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Costa Mesa-based Ceradyne Inc. has received a $6.5 million contract for a lightweight ceramic armor system for groin protection inserts for the U.S. Army.
The company is a manufacturer of ceramics-based products and components for the defense, industrial and energy markets, among others.
A pre-production sample will be shipped out in the current quarter, with an initial production order expected to follow shortly.
The remainder of the orders, which totals roughly $5.9 million, is expected to be shipped at the government’s discretion over the next five years.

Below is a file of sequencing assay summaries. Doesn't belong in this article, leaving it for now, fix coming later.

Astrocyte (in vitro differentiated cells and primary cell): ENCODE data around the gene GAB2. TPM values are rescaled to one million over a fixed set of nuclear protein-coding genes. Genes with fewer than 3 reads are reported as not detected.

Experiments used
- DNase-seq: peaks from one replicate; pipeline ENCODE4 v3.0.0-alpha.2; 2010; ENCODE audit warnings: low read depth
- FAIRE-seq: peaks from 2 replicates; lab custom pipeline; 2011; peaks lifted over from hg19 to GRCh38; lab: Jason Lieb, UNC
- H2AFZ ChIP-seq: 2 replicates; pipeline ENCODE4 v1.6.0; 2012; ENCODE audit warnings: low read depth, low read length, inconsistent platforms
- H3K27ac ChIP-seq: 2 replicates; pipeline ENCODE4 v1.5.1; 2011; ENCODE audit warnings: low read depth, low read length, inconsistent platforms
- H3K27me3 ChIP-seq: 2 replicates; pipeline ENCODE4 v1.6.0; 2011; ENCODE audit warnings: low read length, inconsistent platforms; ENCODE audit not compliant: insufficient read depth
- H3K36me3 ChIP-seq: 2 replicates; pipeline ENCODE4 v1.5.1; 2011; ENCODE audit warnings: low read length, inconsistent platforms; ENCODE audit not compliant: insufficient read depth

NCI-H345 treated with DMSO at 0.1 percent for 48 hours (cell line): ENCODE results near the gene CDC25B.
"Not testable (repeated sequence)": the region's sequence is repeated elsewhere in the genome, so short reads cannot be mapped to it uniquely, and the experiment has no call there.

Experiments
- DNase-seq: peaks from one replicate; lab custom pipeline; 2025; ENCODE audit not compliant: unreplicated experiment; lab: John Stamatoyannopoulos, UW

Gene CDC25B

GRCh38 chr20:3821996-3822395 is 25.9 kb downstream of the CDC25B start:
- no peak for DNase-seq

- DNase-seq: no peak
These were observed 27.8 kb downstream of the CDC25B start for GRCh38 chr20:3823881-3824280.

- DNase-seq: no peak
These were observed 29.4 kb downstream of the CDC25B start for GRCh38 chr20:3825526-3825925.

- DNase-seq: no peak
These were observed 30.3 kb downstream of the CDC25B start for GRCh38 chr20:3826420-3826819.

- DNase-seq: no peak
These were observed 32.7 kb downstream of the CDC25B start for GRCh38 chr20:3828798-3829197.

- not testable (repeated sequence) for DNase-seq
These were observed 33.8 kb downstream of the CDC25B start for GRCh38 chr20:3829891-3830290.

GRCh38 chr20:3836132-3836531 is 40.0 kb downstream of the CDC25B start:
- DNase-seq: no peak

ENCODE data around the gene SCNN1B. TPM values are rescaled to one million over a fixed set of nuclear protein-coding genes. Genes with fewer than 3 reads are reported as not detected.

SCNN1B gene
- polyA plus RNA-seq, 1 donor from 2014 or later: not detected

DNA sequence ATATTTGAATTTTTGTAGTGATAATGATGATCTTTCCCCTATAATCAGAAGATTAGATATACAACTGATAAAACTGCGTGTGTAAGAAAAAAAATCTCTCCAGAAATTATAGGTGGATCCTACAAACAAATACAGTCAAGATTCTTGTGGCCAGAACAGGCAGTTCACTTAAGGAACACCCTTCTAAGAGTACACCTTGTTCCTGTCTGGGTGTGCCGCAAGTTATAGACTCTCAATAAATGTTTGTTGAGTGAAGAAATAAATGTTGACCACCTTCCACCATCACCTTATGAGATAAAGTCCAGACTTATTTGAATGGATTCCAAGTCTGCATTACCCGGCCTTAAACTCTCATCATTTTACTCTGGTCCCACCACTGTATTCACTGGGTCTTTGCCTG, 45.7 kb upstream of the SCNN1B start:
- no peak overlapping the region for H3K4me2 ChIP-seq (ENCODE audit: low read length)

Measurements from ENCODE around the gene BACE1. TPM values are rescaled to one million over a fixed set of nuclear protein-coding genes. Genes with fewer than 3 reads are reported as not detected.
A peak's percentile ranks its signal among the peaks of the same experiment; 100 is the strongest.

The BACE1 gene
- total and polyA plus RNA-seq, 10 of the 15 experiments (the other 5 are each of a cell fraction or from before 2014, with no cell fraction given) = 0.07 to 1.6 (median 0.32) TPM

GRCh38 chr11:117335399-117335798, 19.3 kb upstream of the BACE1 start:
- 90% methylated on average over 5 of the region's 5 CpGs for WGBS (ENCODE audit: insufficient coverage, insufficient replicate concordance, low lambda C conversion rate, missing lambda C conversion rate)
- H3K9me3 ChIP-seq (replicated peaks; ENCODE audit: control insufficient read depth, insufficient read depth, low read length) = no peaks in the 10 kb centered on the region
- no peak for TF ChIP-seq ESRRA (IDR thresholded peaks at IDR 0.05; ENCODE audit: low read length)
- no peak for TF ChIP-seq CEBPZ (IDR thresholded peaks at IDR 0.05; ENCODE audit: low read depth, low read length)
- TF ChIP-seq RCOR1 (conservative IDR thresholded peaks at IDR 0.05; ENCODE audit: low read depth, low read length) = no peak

The new contract for body-armor parts comes after a quarter of no new such orders, and at a time when Ceradyne is working through delays on a few of its other orders.
Ceradyne landed a $170 million order for its enhanced combat helmets in March. Production has been delayed because of technical issues, which “are being addressed by our staff, and we anticipate that … we will be in volume production probably late in the third quarter this year,” said Chief Executive Joel Moskowitz during a conference call with analysts following the company’s second-quarter report.
Ceradyne also received a “stop work” notice in March on a $7 million order for ceramic body armor plates from the U.S. Special Operations Command, which was initially awarded in October.
The company reported that it’s working on addressing the organization’s concern, and it expects to resume shipments in the fourth quarter.
Ceradyne has reduced earnings forecasts for the second half of the year in anticipation of a “reduction in our planned shipments of body armor,” according to Jerrold Pellizzon, chief financial officer.